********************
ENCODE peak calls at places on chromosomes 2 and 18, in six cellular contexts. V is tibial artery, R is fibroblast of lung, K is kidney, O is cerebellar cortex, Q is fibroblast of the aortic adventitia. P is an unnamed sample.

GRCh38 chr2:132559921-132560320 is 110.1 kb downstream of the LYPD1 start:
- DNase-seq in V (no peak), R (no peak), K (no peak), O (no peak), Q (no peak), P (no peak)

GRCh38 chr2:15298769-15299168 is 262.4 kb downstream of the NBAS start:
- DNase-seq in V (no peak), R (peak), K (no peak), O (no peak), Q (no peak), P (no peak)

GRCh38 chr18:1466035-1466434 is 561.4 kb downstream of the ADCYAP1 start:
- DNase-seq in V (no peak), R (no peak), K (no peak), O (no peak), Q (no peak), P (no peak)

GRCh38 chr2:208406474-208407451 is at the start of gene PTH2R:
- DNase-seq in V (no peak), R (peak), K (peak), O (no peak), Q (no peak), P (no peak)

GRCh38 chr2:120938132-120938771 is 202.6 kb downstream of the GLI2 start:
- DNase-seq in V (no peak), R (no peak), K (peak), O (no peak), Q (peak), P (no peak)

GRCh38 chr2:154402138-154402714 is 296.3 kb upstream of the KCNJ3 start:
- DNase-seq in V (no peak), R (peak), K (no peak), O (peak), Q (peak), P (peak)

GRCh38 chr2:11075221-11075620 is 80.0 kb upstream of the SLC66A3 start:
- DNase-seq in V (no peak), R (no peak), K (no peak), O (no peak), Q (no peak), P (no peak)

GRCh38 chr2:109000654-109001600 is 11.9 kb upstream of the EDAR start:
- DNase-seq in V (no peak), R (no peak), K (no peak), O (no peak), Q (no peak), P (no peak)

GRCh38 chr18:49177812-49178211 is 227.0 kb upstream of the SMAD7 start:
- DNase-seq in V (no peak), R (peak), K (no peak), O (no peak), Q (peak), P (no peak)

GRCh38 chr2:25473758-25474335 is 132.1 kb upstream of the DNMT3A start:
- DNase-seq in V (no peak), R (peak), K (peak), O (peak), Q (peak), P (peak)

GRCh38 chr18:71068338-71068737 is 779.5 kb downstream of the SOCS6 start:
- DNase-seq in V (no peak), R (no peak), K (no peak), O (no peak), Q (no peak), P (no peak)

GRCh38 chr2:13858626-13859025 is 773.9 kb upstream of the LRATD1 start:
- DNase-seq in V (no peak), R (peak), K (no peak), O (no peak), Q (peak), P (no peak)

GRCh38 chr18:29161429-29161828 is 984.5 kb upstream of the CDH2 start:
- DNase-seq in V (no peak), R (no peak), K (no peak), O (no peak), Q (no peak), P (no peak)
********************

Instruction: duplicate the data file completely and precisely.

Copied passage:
ENCODE peak calls at places on chromosomes 2 and 18, in six cellular contexts. V is tibial artery, R is fibroblast of lung, K is kidney, O is cerebellar cortex, Q is fibroblast of the aortic adventitia. P is an unnamed sample.

GRCh38 chr2:132559921-132560320 is 110.1 kb downstream of the LYPD1 start:
- DNase-seq in V (no peak), R (no peak), K (no peak), O (no peak), Q (no peak), P (no peak)

GRCh38 chr2:15298769-15299168 is 262.4 kb downstream of the NBAS start:
- DNase-seq in V (no peak), R (peak), K (no peak), O (no peak), Q (no peak), P (no peak)

GRCh38 chr18:1466035-1466434 is 561.4 kb downstream of the ADCYAP1 start:
- DNase-seq in V (no peak), R (no peak), K (no peak), O (no peak), Q (no peak), P (no peak)

GRCh38 chr2:208406474-208407451 is at the start of gene PTH2R:
- DNase-seq in V (no peak), R (peak), K (peak), O (no peak), Q (no peak), P (no peak)

GRCh38 chr2:120938132-120938771 is 202.6 kb downstream of the GLI2 start:
- DNase-seq in V (no peak), R (no peak), K (peak), O (no peak), Q (peak), P (no peak)

GRCh38 chr2:154402138-154402714 is 296.3 kb upstream of the KCNJ3 start:
- DNase-seq in V (no peak), R (peak), K (no peak), O (peak), Q (peak), P (peak)

GRCh38 chr2:11075221-11075620 is 80.0 kb upstream of the SLC66A3 start:
- DNase-seq in V (no peak), R (no peak), K (no peak), O (no peak), Q (no peak), P (no peak)

GRCh38 chr2:109000654-109001600 is 11.9 kb upstream of the EDAR start:
- DNase-seq in V (no peak), R (no peak), K (no peak), O (no peak), Q (no peak), P (no peak)

GRCh38 chr18:49177812-49178211 is 227.0 kb upstream of the SMAD7 start:
- DNase-seq in V (no peak), R (peak), K (no peak), O (no peak), Q (peak), P (no peak)

GRCh38 chr2:25473758-25474335 is 132.1 kb upstream of the DNMT3A start:
- DNase-seq in V (no peak), R (peak), K (peak), O (peak), Q (peak), P (peak)

GRCh38 chr18:71068338-71068737 is 779.5 kb downstream of the SOCS6 start:
- DNase-seq in V (no peak), R (no peak), K (no peak), O (no peak), Q (no peak), P (no peak)

GRCh38 chr2:13858626-13859025 is 773.9 kb upstream of the LRATD1 start:
- DNase-seq in V (no peak), R (peak), K (no peak), O (no peak), Q (peak), P (no peak)

GRCh38 chr18:29161429-29161828 is 984.5 kb upstream of the CDH2 start:
- DNase-seq in V (no peak), R (no peak), K (no peak), O (no peak), Q (no peak), P (no peak)